Although found in the bulb section of most plant retailers come autumn, the saffron crocus actually grows from compressed underground stems known as corms. These specialised stems come complete with dormant buds, each one capable of growing into a genetically identical plant. Each year one new corm will grow on top of the old one, together with some smaller ones which will grow from the base of the plant. These smaller juvenile corms are known as cormels. Their resemblance to a typical bulb is so similar that the difference isn't particularly important until you come to vegetatively propagate from it.

If you originally grew your crocus from pre-packed corms, you will be able to lift these after three years growth for propagation, breaking off these smaller outer corms away from the mother plant. These can either be potted on or planted at a new location. By thinning out your crocus in this manner once every 6 years you will also help to ensure that your plants will remain healthy and strong flowering. This method of division is done during the corms dormant period - usually around July to August, and although it is the easiest way to increase your stocks of saffron bulbs there are two other techniques that can be employed to increase your stocks far more quickly.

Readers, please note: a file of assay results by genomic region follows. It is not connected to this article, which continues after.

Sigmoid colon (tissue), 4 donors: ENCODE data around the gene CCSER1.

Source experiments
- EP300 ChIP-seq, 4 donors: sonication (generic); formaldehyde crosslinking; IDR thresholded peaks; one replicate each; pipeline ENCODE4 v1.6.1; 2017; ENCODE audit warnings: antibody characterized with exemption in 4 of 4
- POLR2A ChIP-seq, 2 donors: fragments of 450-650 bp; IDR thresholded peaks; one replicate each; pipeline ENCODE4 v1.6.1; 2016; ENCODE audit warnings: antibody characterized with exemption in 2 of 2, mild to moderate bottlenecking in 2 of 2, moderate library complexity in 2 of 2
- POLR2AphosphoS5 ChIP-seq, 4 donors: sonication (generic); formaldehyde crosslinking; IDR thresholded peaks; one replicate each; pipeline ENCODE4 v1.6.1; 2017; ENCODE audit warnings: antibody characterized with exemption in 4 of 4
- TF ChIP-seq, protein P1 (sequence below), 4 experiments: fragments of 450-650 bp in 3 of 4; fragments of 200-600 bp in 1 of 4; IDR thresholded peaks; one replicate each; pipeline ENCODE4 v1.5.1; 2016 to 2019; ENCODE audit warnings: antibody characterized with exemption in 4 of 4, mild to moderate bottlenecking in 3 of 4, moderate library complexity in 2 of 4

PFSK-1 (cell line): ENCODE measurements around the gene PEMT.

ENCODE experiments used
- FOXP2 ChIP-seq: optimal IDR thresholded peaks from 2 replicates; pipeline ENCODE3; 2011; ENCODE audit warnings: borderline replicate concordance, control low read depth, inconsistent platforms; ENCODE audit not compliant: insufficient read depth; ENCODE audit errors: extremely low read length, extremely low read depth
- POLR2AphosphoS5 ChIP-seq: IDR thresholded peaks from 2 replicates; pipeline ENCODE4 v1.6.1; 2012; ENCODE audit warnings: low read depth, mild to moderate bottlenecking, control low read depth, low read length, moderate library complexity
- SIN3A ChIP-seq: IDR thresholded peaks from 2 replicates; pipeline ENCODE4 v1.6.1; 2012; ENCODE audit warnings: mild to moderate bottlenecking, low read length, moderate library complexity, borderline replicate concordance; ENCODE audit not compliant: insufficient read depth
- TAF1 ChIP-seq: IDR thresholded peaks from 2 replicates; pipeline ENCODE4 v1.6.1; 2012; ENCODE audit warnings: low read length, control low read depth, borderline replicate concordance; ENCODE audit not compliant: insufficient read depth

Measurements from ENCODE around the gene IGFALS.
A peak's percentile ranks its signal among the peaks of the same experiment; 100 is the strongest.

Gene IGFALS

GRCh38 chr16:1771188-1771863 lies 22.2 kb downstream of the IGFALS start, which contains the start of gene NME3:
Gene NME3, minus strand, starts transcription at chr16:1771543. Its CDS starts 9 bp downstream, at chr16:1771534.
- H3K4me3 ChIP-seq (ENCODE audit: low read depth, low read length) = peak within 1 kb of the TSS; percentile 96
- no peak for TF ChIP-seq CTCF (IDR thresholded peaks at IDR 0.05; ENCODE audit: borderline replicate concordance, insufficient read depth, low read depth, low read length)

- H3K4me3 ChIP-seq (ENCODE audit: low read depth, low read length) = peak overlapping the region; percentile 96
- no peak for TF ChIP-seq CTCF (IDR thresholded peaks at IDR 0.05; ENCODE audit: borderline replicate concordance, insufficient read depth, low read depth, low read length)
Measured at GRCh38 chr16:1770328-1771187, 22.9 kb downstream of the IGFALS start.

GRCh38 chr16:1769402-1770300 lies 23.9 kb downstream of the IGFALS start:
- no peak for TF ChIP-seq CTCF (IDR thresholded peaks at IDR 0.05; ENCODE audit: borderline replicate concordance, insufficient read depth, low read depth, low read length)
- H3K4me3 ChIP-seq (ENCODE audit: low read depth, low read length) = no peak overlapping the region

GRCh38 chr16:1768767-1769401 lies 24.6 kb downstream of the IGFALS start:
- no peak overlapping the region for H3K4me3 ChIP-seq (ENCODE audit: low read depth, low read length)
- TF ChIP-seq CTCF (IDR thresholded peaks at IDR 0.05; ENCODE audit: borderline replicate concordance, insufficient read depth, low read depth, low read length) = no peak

The first technique is the simplest involving the removal of the main stem. This can either be cut or broken away from the main stem or you may wish to try digging it out of the parent corm using the tip of a sharp knife.

Whichever way you decide to use, dust the exposed surface with a fungicidal powder, then allow the prepared corm to dry in a warm environment for 48 hours to seal any exposed surfaces. The prepared corm is now ready for potting on into a good soil based compost or outside directly into the ground. This method will encourage the dormant buds to break creating a far more successful divisions later on.

The second technique is to cut the parent corm into four equal sections making sure that there is at least one good dormant bud on each section. Dust the cut sides with a fungicidal powder and allow the exposed sections to callous off overnight in a warm dark place such as an airing cupboard. Once again these are now ready to be planted.

Unfortunately propagation by seed isn't an option as this species is a sterile triploid and so does not produce fertile seed. However, if by chance seed is obtained then it is best sown as soon as it is ripe into a cold frame. Click onto How to Grow Crocus from Seed for more information.

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